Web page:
local colour 4If the conditions in places like the Downtown Eastside are going to improve, change agents need to focus more on learning than knowing. They need to position themselves on tightropes not soapboxes. They need to be willing to be uncomfortable. They need to unlearn stale, taken-for-granted assumptions and go looking for new stories about how social marginalization happens and what can be done about it. Ideally, these stories will be ones told from the inside, from up close and personal rather than from a distance. Ideally, these stories will humanize poor and marginalized people, rather than stigmatizing and denigrating them. Ideally, strategies for change based on these stories will aim to include people, not by making them conform to a standard of normality imposed from outside, but by making people in both the mainstream and the margins more aware of their own prejudices and enabling people to make space for diversity. Doing this requires the recognition that everyone has strengths and everyone is vulnerable. It requires everyone to be willing to have their comfortable viewpoints and arguments disrupted. It requires everyone to be willing to change themselves and their own living conditions. Sacrifices may be required.

I think the motive behind efforts to change conditions in places like the Downtown Eastside should not only be that poor and marginalized people are in need, but that the larger society needs such people. Not to serve as scapegoats or targets or foils for heroic projects. Societies need to retrieve people from the margins because we need their talents, knowledge, and expertise. We need to stop wasting these resources. And we need to stop harming ourselves by cutting ourselves off from an awareness of our own vulnerability. We need more challenging contexts in which to learn humility and courage. We need to learn how to be humans living in inclusive communities where people care for each other because they know and trust each other. If society does not embrace its weak and incapable members, it ceases to be a society. Its soul is impoverished. Everyone eventually ends up on the margins because the social group has no heart.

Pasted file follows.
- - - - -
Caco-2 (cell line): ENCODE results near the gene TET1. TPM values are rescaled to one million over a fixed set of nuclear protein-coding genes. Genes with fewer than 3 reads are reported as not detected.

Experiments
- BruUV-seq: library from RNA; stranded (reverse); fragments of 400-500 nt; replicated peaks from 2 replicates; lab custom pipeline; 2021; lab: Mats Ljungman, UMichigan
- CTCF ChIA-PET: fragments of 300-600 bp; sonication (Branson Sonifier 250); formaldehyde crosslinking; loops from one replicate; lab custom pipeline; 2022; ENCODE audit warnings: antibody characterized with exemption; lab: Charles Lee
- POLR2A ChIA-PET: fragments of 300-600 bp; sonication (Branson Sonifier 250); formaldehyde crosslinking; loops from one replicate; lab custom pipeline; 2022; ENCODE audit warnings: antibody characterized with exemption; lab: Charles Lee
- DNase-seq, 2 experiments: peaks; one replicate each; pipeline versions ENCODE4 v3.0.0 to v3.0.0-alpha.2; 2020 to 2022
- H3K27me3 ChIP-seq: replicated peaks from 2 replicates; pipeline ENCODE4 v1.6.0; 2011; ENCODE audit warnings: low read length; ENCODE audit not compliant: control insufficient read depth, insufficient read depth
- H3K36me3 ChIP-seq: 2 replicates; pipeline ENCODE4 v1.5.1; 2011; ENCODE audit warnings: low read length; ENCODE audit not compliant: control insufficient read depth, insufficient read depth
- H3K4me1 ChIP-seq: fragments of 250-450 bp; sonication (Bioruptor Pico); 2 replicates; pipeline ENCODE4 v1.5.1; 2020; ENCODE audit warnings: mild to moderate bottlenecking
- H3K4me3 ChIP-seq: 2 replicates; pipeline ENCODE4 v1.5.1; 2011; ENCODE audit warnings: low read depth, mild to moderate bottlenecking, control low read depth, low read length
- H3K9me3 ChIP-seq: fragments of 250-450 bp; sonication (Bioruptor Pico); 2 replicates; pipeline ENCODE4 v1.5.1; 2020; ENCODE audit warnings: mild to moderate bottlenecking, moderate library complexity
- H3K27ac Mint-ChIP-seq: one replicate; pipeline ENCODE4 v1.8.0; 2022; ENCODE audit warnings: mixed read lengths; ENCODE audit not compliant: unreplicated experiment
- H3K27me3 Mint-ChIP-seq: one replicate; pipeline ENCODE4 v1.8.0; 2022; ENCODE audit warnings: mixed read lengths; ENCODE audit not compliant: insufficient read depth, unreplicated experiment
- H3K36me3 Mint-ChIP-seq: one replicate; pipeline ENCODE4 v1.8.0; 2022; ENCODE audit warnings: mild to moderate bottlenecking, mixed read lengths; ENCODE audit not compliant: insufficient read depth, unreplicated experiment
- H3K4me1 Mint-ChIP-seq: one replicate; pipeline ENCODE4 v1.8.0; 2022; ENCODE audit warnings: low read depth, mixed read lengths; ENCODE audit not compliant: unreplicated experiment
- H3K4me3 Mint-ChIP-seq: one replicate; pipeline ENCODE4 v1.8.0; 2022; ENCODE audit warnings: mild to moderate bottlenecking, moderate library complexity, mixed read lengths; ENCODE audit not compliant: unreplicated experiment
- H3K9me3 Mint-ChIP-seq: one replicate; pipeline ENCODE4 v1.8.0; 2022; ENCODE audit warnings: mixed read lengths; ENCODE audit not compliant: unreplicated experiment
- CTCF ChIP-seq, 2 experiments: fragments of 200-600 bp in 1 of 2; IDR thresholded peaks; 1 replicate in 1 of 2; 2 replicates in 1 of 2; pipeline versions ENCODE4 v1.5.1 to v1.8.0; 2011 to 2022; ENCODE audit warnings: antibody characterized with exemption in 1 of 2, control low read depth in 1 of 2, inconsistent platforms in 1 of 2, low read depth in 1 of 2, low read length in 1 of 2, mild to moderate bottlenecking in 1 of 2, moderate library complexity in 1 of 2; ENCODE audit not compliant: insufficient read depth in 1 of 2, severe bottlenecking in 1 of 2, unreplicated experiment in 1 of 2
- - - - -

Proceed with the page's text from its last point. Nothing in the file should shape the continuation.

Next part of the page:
The only way change agents can learn the skills necessary to create this kind of social inclusion is in the presence of people who challenge their taken-for-granted assumptions and norms. These skills cannot be learned in classrooms or board rooms. The context for learning needs to allow everyone the freedom to be confused and disturbed. Thoughts and emotions need to roam freely, at least for a while. The place where this kind of profound learning can take place is in communities like the Downtown Eastside, places where the storms of life cannot be ignored.

For more reflections on social change, see the other articles in Learning to be a change agent.

For more on social marginalization and social justice, go to the Reflections section.

For background on the Downtown Eastside and UBC’s presence there, go to the Context section.